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California Court Rules San Diego Pension Cuts Shouldn’t Have Been on Ballot

August 15, 2018

By Steve Wishnia and Neal Tepel

SAN DIEGO, CA.—The California Supreme Court ruled that San Diego’s 2012 initiative eliminating pensions for future city workers was not legally placed on the ballot. The court held that the measure, which replaced pensions with 401(k)-style plans for all newly hired city workers except police officers, should not have been on the ballot because then-Mayor Jerry Sanders hadn’t tried to negotiate the issue with labor unions first. The decision overturned a state appeals court’s ruling last year invalidating the state Public Employment Relations Board’s conclusion that the city had to compensate the 4,000 workers hired since pensions were eliminated. It sent the case back to the appeals court to find “an appropriate judicial remedy.” Lawyers for city workers’ unions said the only way to do that would be to nullify the pension cuts. The state labor board’s ruling said that under state law, Sanders was legally obligated to negotiate with the unions, because he’d proposed the initiative and campaigned for it. The mayor claimed that he didn’t have to because he supported the measure as a private citizen, not as part of his official duties. That claim “does not withstand objective scrutiny,” the court said. Read more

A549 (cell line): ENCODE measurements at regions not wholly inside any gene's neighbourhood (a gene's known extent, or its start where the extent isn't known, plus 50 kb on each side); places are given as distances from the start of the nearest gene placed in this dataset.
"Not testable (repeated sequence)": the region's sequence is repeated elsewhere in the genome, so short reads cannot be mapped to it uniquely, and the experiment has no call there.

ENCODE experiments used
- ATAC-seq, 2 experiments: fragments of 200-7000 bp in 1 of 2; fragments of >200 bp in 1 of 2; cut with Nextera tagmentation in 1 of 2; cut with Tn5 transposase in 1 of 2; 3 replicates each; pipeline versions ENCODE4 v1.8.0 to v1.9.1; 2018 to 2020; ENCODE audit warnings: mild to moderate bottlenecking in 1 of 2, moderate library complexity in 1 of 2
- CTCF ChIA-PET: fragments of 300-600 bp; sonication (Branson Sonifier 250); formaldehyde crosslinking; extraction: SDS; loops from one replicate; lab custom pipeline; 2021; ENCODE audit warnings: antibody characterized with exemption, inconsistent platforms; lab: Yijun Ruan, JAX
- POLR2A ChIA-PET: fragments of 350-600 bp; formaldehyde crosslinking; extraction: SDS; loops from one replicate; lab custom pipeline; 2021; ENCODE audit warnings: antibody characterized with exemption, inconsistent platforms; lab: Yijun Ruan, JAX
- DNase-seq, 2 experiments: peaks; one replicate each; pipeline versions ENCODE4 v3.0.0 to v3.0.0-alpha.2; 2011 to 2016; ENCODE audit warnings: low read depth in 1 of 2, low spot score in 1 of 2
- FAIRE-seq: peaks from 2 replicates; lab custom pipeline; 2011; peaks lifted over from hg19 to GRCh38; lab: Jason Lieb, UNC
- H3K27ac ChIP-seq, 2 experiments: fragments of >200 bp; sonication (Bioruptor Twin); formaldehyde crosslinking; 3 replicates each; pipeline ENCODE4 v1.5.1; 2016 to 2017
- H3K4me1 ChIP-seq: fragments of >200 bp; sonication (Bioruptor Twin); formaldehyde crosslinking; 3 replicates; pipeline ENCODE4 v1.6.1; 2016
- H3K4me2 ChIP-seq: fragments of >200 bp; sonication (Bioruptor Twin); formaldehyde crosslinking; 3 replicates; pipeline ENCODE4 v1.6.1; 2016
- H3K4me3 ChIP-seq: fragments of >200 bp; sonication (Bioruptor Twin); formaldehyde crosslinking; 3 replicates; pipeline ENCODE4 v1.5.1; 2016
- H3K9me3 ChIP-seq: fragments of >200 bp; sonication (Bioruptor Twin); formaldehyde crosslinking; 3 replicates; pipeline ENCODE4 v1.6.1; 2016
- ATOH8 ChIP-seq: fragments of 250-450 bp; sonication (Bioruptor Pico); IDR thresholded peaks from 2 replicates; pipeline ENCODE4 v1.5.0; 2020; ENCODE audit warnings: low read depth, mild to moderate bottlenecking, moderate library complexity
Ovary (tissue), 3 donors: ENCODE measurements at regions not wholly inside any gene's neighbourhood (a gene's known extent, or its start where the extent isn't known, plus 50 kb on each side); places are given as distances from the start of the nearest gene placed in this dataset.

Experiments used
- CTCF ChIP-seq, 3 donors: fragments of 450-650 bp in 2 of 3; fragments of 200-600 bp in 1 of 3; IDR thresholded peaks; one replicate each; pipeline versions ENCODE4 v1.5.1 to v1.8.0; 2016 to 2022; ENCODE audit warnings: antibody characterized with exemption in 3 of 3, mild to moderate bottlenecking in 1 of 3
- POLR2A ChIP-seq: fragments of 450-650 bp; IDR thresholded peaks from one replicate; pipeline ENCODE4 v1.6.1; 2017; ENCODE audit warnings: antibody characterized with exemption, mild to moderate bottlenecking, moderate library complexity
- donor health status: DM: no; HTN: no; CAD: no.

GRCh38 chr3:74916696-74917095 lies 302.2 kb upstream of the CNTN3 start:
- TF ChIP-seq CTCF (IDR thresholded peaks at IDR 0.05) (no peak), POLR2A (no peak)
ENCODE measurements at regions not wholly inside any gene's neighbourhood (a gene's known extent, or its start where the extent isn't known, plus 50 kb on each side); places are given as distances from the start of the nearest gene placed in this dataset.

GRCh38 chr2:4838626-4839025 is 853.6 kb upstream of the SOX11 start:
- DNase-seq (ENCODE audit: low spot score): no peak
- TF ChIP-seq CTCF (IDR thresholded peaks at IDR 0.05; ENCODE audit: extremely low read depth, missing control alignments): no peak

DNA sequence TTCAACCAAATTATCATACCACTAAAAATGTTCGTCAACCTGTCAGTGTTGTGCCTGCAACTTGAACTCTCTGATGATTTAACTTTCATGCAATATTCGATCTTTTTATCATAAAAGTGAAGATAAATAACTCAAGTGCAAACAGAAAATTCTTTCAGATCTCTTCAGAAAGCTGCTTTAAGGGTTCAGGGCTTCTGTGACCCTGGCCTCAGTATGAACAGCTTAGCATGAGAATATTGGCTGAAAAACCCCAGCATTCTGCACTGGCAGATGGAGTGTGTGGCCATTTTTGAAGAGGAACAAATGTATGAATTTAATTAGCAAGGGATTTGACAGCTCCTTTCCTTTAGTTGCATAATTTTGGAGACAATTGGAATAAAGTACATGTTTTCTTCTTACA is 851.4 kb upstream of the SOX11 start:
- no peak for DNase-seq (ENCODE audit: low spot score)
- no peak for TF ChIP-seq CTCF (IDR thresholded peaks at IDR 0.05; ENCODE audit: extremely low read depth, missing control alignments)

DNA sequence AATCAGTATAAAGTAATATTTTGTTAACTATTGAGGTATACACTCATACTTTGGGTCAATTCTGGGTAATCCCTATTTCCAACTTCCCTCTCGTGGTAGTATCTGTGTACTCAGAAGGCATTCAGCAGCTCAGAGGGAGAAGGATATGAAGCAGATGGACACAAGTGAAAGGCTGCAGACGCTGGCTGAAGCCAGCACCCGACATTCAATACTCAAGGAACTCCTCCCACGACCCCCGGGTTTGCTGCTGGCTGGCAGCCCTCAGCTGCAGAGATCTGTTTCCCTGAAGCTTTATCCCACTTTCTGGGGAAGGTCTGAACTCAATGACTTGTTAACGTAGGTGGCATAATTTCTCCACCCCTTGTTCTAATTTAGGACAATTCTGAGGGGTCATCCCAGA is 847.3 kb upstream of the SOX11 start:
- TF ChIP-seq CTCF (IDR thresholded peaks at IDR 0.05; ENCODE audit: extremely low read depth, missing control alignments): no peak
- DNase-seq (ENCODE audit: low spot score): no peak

August 15, 2018

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